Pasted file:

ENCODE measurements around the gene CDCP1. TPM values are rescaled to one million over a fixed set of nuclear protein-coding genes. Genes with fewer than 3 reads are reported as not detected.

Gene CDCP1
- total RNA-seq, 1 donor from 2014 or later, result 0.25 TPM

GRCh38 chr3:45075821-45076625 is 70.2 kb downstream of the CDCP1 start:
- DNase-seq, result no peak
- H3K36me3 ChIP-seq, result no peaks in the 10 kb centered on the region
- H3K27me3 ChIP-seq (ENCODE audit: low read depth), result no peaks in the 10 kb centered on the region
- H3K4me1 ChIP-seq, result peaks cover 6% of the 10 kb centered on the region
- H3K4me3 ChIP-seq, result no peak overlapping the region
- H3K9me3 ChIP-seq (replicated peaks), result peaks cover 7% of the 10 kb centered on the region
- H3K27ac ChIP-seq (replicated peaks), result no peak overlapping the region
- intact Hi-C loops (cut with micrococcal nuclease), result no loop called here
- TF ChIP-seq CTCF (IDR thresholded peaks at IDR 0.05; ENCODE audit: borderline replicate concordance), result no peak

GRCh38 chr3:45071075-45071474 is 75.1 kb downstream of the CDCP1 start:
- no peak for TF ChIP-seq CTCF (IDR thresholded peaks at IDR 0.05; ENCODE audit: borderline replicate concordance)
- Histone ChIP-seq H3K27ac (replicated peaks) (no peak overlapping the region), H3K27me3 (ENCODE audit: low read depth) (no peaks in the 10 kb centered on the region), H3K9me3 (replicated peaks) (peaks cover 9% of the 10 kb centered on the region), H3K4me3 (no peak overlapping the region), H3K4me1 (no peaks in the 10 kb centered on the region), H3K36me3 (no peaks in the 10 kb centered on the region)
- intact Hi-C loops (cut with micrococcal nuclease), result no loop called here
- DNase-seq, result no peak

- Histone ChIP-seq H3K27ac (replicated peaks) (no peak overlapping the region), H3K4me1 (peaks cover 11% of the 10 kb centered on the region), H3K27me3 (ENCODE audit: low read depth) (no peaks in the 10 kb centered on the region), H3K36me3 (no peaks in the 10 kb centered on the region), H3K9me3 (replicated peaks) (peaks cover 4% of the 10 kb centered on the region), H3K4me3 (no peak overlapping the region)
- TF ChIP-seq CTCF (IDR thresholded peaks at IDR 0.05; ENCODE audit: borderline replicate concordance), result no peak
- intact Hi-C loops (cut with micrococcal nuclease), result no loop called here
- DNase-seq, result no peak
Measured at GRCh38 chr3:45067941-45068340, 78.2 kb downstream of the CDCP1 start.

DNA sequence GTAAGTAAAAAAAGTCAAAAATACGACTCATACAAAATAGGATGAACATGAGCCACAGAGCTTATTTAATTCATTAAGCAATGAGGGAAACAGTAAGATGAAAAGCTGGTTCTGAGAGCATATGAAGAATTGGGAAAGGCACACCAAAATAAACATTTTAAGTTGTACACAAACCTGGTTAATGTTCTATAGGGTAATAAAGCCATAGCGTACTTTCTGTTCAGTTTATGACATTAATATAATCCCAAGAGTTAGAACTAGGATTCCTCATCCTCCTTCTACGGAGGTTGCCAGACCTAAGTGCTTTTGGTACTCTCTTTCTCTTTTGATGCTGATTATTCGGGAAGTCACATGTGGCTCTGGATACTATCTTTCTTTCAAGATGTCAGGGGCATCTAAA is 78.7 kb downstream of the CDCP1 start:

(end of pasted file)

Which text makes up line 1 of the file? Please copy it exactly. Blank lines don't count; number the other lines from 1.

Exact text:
ENCODE measurements around the gene CDCP1. TPM values are rescaled to one million over a fixed set of nuclear protein-coding genes. Genes with fewer than 3 reads are reported as not detected.